We have seen a fair selection of 3D printed instruments on this site, ranging from Olaf Diegel’s guitar creations, to low-cost instruments for students on a budget.
But we seldom see any printed high-end instruments available at larger production runs. Anything with a larger price tag seems to be limited to unique instruments.
The new Karen Ultralight 3D printed electric violin from Katahashi Instruments changes that paradigm somewhat by being a quality instrument made for public consumption.
And if you thought “Karen” meant something else, then shame on you, because in Japanese, “Karen” (可憐) refers to “women whose behavior is elegant, apart from having a feminine and delicate figure”.
And that’s exactly what this violin is: elegant and delicate, as you can see in the pictures.
The range of Karen Ultralight violins come in 4 different colors that are Pearl White, Dark Platinum, and Red Copper (seen below) and my personal favorite, the sleek Black Piano model.
The Karen Ultralight is a 3D printed thing of beauty combining traditional instruments with modern computational design. The traditional violin parts are designed by Katahashi Instruments and the futuristic bits are designed by Spanish design company ANIMA Design, who are based out of Barcelona.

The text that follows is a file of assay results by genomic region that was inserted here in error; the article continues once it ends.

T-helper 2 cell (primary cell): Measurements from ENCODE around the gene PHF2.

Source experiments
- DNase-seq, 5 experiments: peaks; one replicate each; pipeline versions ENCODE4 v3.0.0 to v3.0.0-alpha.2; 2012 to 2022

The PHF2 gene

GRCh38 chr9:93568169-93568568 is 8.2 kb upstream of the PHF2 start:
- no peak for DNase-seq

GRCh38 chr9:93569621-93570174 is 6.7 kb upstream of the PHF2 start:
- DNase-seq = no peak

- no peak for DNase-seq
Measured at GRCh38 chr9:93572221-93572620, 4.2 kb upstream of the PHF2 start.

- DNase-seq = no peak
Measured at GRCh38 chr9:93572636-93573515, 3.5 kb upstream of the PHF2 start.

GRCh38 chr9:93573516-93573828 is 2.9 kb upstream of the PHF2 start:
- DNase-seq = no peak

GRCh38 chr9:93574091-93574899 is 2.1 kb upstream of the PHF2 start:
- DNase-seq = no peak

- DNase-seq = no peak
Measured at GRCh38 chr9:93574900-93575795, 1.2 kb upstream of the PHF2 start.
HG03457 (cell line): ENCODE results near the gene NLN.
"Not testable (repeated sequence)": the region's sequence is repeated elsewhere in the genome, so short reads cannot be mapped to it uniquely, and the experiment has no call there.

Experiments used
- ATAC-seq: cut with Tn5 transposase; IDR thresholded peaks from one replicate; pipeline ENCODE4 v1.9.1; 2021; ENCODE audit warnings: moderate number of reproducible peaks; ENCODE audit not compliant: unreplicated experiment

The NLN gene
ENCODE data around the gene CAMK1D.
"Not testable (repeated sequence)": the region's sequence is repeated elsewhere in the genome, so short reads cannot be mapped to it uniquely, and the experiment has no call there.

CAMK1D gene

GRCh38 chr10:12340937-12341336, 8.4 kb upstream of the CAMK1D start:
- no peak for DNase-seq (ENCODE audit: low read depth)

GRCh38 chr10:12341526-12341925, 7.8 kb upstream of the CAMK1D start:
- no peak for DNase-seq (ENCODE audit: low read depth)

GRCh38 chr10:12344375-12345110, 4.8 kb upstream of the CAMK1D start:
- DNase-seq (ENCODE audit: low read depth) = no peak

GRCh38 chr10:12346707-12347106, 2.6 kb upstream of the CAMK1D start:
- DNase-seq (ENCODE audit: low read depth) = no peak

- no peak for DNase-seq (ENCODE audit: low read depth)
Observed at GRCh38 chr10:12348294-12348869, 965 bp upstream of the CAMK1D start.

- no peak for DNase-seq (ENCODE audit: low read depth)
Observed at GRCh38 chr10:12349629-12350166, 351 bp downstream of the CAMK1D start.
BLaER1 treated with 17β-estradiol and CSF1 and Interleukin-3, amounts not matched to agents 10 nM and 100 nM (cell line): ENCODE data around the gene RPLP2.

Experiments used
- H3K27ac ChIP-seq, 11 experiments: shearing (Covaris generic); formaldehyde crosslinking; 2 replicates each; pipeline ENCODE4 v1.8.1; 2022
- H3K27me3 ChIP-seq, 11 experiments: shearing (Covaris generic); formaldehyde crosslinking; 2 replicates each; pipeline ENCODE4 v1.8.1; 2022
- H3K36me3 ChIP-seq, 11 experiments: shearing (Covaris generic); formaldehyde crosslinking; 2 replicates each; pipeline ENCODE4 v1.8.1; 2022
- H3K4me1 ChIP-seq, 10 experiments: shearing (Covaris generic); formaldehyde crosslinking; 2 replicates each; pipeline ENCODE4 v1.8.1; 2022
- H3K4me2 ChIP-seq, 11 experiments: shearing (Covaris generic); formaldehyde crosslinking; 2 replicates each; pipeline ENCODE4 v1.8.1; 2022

As you can see from the geometry of the violin, it has been designed with the use of some form of topology optimisation software for maximum lightweighting, and that groovy organic singular look that we adore from topology optimisation.
The body itself has been printed with recyclable nylon material with an MJF printing for superior strength compared to FDM.
In terms of the other hardware, the Karen features a maple main body/neck with birch fingerboard, and jujube for the tuning pegs and chin rest. The wooden bodywork is covered with a carbon fiber finish.
It’s an electric instrument so it features pickup and preamp, a ¼ inch jack for connecting to an amp, mixing desk or headphones (so you don’t annoy your neighbors too much). The preamp is powered by a 9v battery and it has a couple of tone control knobs, plus an active/passive switch.
If you’re wondering why a traditional Japanese instrument maker is creating instruments that are inspired by western luthiery, this is because the Japanese government created a policy of adopting Western concepts at the end of the 19th century.
Author: Phillip Keane